[FTC]: 2 PTC Questions

Hi Everyone,
Two PTC questions that I hope someone can help me with.

  1. How do you add Wireties in PTC? We have a ball harvesting mechanism that uses wireties around a tube.

2a) How do you render your PTC model so it looks right?
2b) How do you save high quality PTC model renderings?

Thanks in advance!

A - Why are you doing Wire Ties? seems like more work than its worth to me, even though there are ways of modeling them.

B - Check inbox

A - The wire-ties can be modeled as a solid object with sketching and extrusions like other custom parts would be modeled. I would start with a cube as the “head” of the tie, extrude that, and have a separate sketch for the rounded part that goes around the tube and extends tangent to it since that part of the tie is thinner. Making the tie itself extremely detailed with the ridges, etc, can be done, but it seems unnecessary, especially since nobody will be focusing on that specific part of your model up close (I wouldn’t imagine so, anyway).

B - Rendering a model can be a rather intensive process, if you want it to be. There are many options within the rendering extension of Creo that allow for extremely customized images. I’ll go over an overview of the most basic settings, but feel free to come back with specific questions.

On a part level, material properties and how they look when rendered can be edited from the Tools menu, under Model Appearances.

Here you can search for default appearance settings such as aluminum or black matte plastic, and apply them to specific surfaces of a part or the entire part. You can also edit the existing model appearance to fit your needs. Most of the default part appearances in the kit of parts are usable, though many have an excessively high reflection values (even the metals, but especially the plastics) that look odd in renderings.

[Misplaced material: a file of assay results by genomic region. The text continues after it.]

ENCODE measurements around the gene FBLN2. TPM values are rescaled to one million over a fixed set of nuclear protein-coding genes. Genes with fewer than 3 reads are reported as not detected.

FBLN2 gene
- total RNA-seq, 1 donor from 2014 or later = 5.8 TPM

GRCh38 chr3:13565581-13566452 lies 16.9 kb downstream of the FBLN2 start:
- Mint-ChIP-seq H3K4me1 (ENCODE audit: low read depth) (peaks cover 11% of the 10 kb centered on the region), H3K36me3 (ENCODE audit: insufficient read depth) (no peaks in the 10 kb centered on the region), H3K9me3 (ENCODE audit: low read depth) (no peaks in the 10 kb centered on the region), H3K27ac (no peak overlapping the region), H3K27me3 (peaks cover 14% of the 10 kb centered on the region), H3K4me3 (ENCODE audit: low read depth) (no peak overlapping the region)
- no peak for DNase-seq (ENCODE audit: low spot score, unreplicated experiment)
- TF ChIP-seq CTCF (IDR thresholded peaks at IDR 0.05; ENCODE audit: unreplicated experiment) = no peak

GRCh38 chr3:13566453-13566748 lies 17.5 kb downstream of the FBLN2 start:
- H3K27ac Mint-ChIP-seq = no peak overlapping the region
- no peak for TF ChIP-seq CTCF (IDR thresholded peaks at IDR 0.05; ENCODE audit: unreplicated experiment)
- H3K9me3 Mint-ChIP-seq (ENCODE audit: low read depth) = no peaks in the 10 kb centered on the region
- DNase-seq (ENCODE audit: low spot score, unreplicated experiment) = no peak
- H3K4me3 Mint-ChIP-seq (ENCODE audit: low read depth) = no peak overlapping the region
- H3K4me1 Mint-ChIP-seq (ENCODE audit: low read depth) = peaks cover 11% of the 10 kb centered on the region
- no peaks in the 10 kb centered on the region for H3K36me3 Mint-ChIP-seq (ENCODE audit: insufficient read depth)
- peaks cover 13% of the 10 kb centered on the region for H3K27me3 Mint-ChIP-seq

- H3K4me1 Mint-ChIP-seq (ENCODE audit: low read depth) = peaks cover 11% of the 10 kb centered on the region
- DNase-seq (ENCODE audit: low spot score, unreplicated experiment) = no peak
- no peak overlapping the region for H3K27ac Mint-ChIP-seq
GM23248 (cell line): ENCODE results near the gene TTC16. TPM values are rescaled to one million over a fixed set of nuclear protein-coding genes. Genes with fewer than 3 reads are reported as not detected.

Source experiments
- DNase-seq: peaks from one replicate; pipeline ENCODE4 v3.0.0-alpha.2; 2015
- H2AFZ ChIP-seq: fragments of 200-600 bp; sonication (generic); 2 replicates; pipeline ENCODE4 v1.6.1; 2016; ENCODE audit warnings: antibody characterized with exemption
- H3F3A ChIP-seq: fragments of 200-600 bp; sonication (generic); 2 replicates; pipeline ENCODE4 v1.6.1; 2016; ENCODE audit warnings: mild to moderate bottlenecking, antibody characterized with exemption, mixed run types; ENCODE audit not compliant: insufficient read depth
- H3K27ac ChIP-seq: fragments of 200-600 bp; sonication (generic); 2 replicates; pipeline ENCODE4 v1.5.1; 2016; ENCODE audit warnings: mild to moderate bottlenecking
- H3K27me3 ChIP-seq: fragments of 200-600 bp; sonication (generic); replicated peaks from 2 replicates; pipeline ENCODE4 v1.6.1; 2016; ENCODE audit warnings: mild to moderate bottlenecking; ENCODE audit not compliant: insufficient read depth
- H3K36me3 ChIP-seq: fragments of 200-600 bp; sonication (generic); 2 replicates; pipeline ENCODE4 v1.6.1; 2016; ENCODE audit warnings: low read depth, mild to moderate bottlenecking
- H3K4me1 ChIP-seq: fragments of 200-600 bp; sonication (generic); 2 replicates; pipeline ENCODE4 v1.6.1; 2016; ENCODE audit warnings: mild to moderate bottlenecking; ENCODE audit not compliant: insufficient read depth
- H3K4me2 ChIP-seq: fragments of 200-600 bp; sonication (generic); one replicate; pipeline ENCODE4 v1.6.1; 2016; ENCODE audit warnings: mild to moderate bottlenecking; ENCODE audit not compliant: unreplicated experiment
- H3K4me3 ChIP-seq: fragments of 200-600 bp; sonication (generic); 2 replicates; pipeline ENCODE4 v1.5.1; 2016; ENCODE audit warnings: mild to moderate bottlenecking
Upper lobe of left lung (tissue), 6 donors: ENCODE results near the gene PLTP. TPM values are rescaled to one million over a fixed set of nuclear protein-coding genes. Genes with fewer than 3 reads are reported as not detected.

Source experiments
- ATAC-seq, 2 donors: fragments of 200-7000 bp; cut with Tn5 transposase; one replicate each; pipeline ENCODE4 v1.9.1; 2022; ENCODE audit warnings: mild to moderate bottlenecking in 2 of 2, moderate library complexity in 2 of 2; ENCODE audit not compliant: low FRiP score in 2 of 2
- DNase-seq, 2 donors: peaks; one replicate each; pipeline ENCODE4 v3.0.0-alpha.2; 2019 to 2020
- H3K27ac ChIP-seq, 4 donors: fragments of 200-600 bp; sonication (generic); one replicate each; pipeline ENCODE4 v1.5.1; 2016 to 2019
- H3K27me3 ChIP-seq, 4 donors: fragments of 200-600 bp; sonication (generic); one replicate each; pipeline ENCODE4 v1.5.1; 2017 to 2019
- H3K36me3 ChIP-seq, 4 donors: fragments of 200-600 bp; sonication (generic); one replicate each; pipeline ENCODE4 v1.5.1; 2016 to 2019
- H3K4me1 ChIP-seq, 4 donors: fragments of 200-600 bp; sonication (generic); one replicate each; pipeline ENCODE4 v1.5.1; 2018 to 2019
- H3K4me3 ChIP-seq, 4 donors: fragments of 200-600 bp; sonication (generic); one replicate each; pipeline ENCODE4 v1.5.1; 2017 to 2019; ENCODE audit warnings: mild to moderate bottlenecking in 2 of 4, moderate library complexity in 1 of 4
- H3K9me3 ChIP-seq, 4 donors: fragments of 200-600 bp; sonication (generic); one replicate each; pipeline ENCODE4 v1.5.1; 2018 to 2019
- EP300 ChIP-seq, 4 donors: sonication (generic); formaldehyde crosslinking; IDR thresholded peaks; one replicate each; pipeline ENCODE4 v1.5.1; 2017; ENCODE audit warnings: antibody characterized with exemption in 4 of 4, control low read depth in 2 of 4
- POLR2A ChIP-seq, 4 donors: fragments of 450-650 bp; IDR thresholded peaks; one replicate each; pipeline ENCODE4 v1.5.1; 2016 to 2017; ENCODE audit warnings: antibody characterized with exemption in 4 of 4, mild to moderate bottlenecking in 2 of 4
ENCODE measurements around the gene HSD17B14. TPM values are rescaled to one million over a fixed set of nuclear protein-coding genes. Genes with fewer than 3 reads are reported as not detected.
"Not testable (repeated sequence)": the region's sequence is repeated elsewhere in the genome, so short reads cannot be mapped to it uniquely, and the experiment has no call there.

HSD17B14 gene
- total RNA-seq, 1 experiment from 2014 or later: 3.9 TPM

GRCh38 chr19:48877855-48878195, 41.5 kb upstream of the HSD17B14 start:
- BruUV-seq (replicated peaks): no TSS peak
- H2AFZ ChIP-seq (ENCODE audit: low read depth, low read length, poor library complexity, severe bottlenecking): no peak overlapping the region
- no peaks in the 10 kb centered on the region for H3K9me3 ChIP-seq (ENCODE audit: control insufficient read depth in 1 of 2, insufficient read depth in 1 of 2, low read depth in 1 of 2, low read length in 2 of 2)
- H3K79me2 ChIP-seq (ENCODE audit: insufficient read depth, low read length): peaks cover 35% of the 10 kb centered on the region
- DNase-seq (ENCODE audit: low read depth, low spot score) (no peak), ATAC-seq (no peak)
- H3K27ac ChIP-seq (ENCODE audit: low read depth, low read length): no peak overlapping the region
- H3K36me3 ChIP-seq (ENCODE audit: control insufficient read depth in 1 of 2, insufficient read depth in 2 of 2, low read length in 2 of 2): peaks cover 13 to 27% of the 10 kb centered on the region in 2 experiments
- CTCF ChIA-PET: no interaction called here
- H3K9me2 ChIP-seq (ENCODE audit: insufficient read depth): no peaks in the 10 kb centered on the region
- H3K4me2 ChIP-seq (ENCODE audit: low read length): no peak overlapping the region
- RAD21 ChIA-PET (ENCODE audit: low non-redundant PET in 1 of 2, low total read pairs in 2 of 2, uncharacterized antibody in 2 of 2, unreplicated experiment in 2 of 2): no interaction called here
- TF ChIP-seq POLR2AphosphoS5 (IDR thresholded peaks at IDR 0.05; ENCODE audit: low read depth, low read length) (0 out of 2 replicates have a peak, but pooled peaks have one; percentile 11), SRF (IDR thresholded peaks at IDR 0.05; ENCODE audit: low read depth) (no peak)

Within the assembly level, in the render settings which can be accessed either through View > Model Setup, or through adding the render toolbar to your user interface, there are many more options to tinker with. The first I’ll go over is scene.

Within View > Model Setup > Scene there are four panels to become familiar with. The **Scene **panel itself includes what your current scene looks like, and many pre-loaded scenes that come with Creo. Often these scenes are sufficient, and you can simply double-click on one of them to set it to your current model.

The next panel,** Room** shows all of the specifics of the area your model is in. When clicked, it will display a likeness of the room the model is in in the model window so you can better orient the model for rendering. Here you can also play with what each surface in the room looks like, as well as the distance between the model and each surface. In general, I recommend snapping the floor to the model by clicking the button next to the floor measurement, shown in the picture below.

The next two panels, **Lights **and Effects, control the environment that the model is in. You can place spotlights, omni-directional lights, etc, and control their brightness and other properties. You can also play with effects such as depth of field and general reflection settings. There is a lot to do within these two panels, I recommend playing with them until you find something you like. If you have any specific questions about these, feel free to ask.

Finally, on a program level, you can set how you want your model to render. This applies more directly to your question 2B.

From within View > Model Setup > Render Setup, you can change the quality and output settings of your render. On the top of this window, you can quickly change the settings in general by changing the quality to either high or maximum (the default is draft, which can be used to quickly preview how a render will look).

In the **Options **tab, you can change how accurate the reflection, refraction, and shadow is, change the quality of anti-aliasing, and enable final gathering. All of these settings, if increased, will increase the quality of your render, but will also slow it down significantly. A high-quality render can take anywhere from five minutes to an hour on a good computer, depending on your settings.